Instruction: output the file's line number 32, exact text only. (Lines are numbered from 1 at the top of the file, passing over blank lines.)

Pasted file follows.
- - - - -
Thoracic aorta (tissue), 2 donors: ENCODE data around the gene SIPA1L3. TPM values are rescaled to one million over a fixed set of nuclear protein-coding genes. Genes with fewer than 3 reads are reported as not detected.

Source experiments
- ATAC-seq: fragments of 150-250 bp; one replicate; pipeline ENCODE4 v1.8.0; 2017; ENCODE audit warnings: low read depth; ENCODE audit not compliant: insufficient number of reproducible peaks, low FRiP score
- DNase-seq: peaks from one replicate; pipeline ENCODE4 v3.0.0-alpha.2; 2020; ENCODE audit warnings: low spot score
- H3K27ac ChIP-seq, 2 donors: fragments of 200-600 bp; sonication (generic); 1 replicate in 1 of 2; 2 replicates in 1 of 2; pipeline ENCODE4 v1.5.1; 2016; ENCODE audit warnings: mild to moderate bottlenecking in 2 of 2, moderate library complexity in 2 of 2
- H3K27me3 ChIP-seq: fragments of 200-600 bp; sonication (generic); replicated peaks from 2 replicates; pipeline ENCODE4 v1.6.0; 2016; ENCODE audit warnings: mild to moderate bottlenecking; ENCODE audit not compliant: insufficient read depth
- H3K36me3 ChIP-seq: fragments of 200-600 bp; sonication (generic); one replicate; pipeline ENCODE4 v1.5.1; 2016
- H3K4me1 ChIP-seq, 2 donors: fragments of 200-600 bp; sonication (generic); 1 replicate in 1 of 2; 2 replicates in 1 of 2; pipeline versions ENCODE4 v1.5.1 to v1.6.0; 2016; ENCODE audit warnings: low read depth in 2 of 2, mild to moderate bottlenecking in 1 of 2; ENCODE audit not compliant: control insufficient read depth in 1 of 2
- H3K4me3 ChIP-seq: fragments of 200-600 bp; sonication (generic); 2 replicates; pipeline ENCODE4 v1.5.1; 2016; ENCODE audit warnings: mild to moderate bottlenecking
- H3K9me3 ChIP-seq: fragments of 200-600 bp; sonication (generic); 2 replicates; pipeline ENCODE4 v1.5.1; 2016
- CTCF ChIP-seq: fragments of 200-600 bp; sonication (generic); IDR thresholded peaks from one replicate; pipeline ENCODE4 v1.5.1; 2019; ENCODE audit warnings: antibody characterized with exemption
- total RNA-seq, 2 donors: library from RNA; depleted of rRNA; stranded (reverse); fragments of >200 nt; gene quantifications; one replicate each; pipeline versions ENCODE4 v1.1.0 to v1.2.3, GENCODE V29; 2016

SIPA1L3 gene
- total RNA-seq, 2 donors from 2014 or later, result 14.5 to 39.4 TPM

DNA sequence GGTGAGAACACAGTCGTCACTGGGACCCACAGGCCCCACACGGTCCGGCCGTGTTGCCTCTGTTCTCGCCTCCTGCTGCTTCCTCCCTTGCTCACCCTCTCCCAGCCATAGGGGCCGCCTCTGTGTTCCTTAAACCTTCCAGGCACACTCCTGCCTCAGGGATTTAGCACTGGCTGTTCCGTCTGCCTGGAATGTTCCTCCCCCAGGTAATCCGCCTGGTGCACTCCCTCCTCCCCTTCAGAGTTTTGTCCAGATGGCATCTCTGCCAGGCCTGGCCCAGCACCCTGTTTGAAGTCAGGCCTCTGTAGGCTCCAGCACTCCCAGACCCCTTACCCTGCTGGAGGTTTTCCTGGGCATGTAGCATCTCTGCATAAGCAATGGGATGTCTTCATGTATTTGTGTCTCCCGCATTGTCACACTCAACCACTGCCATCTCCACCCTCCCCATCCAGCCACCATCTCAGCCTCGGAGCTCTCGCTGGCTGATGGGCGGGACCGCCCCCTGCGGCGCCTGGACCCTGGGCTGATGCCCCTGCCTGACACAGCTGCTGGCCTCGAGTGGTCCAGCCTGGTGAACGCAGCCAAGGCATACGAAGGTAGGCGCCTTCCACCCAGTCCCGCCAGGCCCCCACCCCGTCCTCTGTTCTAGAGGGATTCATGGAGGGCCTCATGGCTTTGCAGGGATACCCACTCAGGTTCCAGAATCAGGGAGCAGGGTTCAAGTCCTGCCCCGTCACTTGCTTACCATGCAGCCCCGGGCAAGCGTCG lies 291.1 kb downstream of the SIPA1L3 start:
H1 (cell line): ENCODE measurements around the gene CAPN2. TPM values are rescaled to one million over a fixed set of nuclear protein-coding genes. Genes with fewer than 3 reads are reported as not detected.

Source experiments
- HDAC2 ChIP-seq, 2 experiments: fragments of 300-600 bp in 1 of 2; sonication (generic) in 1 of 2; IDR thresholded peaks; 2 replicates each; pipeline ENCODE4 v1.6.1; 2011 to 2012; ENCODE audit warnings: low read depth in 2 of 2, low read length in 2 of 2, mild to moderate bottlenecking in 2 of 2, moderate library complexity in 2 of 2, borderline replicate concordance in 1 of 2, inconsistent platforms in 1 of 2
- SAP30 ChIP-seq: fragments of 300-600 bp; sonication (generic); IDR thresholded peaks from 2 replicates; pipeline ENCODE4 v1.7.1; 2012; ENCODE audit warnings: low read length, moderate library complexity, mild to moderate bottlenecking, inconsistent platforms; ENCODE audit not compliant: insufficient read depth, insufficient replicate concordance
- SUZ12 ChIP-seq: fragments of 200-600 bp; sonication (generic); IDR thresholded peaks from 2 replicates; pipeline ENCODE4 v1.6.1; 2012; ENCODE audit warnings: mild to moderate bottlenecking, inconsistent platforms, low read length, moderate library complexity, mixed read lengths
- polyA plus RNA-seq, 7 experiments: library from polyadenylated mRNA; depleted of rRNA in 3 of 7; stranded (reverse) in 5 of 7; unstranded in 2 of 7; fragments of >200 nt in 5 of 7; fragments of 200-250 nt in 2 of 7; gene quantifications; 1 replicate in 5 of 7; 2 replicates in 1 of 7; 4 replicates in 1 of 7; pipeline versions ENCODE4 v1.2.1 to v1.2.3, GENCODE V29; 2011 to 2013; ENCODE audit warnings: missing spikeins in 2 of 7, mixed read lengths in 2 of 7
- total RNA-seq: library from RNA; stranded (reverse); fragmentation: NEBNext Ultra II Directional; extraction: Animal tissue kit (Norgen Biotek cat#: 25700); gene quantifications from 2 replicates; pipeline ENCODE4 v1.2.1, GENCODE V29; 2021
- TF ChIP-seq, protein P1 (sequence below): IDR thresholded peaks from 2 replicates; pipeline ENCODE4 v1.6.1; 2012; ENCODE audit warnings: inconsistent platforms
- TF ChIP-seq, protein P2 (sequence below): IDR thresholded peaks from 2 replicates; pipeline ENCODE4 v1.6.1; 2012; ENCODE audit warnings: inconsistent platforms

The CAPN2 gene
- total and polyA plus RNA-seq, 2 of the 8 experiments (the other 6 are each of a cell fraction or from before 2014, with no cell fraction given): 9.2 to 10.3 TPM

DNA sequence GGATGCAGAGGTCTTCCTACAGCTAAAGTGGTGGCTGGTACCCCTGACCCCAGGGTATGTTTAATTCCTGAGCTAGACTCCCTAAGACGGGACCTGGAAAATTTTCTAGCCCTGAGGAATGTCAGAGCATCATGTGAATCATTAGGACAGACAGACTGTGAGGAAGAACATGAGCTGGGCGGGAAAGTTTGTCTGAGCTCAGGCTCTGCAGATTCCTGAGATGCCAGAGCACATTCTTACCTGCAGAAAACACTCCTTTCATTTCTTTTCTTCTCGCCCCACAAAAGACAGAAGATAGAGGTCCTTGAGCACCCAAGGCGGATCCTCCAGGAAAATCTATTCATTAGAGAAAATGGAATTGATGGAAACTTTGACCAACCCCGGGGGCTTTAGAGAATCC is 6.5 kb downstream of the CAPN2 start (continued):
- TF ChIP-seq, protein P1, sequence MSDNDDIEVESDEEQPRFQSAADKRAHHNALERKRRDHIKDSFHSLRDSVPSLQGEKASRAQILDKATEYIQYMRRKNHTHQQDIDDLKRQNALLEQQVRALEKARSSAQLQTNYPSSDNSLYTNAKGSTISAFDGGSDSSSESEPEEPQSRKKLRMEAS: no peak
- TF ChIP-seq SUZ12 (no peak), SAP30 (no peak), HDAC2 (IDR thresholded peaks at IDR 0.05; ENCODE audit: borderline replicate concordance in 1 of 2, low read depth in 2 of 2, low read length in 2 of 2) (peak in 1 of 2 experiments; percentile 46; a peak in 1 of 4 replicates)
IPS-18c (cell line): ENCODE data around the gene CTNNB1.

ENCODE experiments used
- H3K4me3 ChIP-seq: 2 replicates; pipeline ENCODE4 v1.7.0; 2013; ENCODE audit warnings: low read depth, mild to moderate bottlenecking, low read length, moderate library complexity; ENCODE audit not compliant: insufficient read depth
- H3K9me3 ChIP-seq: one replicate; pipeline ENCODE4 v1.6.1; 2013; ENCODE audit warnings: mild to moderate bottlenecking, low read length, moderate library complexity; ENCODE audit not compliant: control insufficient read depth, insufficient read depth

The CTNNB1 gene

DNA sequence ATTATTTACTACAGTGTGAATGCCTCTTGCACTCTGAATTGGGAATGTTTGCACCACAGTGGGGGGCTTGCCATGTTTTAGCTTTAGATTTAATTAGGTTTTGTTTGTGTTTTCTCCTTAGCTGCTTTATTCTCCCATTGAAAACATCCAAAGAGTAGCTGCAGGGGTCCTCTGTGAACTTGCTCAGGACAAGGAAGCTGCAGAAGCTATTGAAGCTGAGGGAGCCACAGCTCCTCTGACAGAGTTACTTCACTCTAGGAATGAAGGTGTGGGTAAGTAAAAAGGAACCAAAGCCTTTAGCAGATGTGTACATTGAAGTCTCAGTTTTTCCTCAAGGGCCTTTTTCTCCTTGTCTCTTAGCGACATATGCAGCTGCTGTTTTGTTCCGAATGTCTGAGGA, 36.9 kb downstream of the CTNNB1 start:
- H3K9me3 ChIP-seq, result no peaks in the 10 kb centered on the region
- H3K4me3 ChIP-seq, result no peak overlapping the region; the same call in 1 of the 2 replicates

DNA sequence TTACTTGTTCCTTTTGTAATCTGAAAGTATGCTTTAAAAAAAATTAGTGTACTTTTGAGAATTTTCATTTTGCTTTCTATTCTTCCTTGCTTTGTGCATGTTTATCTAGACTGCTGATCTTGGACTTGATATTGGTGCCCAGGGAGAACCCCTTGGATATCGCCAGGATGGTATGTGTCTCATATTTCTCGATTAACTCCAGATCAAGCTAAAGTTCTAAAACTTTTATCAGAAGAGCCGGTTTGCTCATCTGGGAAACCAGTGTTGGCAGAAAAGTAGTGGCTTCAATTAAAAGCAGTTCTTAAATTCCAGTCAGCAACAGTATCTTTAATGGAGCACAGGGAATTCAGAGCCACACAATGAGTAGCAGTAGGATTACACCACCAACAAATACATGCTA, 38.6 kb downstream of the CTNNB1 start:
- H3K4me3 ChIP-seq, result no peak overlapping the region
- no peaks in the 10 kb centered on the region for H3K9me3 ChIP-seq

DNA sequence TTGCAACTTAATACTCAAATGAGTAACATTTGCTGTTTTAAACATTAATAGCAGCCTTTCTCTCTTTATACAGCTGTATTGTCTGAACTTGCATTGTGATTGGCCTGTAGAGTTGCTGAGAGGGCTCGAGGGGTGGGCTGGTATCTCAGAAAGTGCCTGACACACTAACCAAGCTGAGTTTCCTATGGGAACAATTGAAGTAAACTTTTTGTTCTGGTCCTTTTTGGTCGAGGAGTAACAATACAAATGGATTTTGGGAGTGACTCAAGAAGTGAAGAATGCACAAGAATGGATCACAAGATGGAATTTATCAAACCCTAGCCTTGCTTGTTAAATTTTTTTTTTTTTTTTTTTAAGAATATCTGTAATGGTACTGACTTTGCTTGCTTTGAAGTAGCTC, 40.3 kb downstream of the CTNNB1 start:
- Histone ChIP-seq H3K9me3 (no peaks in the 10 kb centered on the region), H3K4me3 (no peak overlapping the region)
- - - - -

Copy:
- H3K4me3 ChIP-seq: 2 replicates; pipeline ENCODE4 v1.7.0; 2013; ENCODE audit warnings: low read depth, mild to moderate bottlenecking, low read length, moderate library complexity; ENCODE audit not compliant: insufficient read depth